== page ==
Lion’s Breath: Exhale and let go

Exhale, let go, and embrace your inner lion
by Nancy B. Loughlin
Published in News Press on August 5, 2014.  Posted with permission.

The number one reason to practice Lion Pose is that you will look ridiculous. Sacrificing the ego is a good thing.

lenore bishop demonstrating Lion's Breath

Lenore Bishop demonstrates Lion Pose

Simhasana, Lion Pose, is usually done on the floor. Sit back on your heels if you can, or use a bolster. As you inhale, your palms are on your knees.

Here comes the exhalation:

Hold your hands out in front of you as if they were claws. Open your mouth wide, stick out your tongue as far as possible and then point it downward. Roll your eyes upward so they are facing your third eye in the center of your forehead. Exhale hard through your mouth, and add a roar.

I can’t remember the last time I did this pose in public. But, I confess, I do it when I’m alone.

There are other benefits to Simhasana besides dropping our pretenses.

Lion Pose stretches and relaxes the neck, jaw, tongue and throat not to mention the rectus muscles of the eyes. Lion Pose also activates and tones the platysma muscle at the front of the throat, discouraging the advancement of turkey neck.

Given that most people inadequately ventilate the stale air from their lungs, the greatest benefit of Lion Pose is the powerful exhalation. The breath is one way we remove waste from our bodies including carbon dioxide. Energetically, it’s also a powerful practice to let go of what no longer serves you.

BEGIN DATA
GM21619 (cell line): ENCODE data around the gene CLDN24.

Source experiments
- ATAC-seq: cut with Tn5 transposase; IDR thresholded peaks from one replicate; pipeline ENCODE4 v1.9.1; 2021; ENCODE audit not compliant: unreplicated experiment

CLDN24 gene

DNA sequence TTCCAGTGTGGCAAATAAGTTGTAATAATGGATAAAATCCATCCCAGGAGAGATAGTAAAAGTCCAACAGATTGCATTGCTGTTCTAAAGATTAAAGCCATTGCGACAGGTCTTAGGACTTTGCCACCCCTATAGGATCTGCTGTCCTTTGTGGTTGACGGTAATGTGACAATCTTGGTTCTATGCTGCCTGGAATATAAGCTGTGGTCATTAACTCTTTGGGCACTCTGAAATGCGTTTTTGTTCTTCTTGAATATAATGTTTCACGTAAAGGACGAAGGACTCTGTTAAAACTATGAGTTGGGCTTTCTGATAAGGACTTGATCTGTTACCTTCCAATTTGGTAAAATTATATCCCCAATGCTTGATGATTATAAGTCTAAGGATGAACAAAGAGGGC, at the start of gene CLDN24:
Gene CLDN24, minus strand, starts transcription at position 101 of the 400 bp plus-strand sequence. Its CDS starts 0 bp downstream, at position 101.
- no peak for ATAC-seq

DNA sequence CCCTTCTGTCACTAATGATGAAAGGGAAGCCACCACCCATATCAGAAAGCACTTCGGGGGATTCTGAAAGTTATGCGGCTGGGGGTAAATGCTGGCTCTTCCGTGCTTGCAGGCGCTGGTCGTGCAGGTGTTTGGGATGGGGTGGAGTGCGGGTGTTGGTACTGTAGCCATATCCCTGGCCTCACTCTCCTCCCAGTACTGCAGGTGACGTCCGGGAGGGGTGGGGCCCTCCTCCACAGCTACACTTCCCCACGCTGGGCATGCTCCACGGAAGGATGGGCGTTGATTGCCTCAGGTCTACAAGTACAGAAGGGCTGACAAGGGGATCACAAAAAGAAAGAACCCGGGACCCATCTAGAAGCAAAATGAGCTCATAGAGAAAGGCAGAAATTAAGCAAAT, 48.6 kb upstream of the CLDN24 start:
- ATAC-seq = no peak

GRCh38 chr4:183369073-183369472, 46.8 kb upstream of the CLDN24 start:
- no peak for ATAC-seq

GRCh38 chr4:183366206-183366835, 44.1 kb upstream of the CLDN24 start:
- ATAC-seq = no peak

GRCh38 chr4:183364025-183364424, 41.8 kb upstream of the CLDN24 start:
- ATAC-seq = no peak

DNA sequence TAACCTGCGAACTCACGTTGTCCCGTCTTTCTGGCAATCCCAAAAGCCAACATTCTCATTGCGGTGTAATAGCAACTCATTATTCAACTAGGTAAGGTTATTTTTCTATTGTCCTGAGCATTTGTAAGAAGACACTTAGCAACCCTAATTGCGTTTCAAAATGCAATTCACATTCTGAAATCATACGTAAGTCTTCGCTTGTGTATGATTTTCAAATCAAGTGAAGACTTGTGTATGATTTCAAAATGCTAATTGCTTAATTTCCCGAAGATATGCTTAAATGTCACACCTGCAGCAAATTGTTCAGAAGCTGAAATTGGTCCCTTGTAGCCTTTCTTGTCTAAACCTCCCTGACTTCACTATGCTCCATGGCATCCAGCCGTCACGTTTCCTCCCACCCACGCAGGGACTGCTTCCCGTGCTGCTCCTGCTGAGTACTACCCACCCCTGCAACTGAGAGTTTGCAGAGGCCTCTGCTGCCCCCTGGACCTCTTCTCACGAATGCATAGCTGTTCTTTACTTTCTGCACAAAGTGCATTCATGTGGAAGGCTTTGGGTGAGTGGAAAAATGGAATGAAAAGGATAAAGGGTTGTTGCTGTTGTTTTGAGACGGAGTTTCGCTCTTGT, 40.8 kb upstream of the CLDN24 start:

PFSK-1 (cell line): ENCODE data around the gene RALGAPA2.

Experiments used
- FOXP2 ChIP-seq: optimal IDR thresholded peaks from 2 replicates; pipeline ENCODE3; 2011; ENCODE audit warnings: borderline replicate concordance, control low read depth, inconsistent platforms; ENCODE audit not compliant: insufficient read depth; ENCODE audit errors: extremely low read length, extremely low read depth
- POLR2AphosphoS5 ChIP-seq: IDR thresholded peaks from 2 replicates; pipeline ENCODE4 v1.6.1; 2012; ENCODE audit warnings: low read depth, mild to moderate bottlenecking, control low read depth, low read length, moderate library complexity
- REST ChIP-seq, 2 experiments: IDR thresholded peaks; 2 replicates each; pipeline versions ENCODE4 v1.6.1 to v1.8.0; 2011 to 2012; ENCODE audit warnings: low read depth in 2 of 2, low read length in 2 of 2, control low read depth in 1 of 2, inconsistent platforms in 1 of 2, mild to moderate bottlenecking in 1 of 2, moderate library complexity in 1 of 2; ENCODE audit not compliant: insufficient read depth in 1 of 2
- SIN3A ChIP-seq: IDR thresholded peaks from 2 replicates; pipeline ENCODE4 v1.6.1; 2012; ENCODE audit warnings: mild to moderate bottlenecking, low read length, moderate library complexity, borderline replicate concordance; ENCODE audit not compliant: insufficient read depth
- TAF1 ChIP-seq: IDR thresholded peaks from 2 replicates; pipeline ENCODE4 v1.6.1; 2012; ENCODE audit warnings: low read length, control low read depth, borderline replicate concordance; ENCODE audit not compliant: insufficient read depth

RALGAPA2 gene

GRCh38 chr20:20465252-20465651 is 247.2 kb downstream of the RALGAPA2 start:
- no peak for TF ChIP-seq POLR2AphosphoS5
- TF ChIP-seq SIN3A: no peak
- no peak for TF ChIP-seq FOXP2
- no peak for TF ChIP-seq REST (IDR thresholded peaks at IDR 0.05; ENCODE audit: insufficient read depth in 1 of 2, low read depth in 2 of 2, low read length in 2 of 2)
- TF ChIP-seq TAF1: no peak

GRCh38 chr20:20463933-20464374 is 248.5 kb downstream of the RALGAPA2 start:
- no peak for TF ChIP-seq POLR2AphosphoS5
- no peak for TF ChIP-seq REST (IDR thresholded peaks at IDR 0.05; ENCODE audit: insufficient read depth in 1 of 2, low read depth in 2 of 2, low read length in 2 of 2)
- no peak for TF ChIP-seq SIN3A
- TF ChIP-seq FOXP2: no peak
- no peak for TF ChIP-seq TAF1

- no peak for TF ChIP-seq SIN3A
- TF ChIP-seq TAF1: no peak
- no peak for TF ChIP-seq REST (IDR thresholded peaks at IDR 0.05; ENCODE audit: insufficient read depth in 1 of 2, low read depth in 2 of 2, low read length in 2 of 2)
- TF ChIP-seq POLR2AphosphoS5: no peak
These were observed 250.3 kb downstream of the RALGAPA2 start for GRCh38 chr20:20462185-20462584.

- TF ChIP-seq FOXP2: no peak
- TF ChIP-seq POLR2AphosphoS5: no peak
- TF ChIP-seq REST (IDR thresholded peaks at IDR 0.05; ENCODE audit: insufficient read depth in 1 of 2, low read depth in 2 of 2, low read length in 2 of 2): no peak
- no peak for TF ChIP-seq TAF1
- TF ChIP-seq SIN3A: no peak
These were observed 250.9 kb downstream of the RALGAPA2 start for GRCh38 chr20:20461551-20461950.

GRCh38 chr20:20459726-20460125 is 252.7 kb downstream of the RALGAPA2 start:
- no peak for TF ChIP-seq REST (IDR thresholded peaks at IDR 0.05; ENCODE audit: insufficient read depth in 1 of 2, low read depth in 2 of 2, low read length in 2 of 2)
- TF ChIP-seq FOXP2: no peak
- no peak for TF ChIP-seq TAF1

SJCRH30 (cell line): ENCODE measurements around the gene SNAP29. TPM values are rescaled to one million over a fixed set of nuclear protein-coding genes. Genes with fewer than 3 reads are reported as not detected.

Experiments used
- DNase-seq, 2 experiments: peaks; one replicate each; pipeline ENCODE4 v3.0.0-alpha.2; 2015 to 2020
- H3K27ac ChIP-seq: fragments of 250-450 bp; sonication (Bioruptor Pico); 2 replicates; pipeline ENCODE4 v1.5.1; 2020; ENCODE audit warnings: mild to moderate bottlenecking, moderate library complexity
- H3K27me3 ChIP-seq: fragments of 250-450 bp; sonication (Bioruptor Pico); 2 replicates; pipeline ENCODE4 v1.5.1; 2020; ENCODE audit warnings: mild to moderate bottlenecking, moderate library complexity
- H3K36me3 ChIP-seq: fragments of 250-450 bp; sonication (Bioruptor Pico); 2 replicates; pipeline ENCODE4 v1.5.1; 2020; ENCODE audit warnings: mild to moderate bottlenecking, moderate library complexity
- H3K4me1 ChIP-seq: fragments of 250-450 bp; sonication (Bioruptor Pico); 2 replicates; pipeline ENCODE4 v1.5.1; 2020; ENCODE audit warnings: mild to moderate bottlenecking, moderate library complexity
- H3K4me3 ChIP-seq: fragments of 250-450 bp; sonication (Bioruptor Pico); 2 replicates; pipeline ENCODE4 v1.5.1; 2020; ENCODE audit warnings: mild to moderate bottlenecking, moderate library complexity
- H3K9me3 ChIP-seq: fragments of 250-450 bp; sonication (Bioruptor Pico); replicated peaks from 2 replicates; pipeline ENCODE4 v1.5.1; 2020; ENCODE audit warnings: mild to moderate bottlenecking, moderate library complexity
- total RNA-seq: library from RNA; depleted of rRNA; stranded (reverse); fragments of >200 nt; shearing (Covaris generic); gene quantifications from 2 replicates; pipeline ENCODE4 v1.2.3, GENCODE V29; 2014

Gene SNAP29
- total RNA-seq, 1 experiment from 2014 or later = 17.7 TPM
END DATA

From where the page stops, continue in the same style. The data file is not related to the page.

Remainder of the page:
If you’ve been waiting to exhale, also try:

Ha-Ha: While either standing or sitting, place your hands on your thighs, breathe in through your nose until your belly expands, and then exhale out of your mouth. When you have pulled in your belly and you think you can’t exhale any more, push out at least two laughs. “Ha-ha.”

Woodchopper: While standing, inhale and raise your arms overhead. Interlace your fingers, and steeple your index fingers. On the exhale through the mouth, bend at the waist and swing your arms between your bent legs as if you’re chopping wood. Intensify the exhale with a roar. Repeat it ten times.

Take a mid-day exhalation break: Sit in meditation preferably on the floor, but your desk chair will suffice. Inhale for a count of four, inflating the belly like a balloon. Pause. Then, exhale slowly, completely and with control through pursed lips as if you’re blowing a kiss. As you breathe out, pull your belly to the spine. Make the exhalation last for at least a count of six, and work up to longer.

As you exhale, visualize all frustrations and all negative thoughts and memories leaving the body.

Holding the breath equals tension. Exhaling means release and relaxation. When you’re stressed, and someone helpfully tells you to breathe, it’s not the inhalation that’s serving you. It’s the letting go.

 

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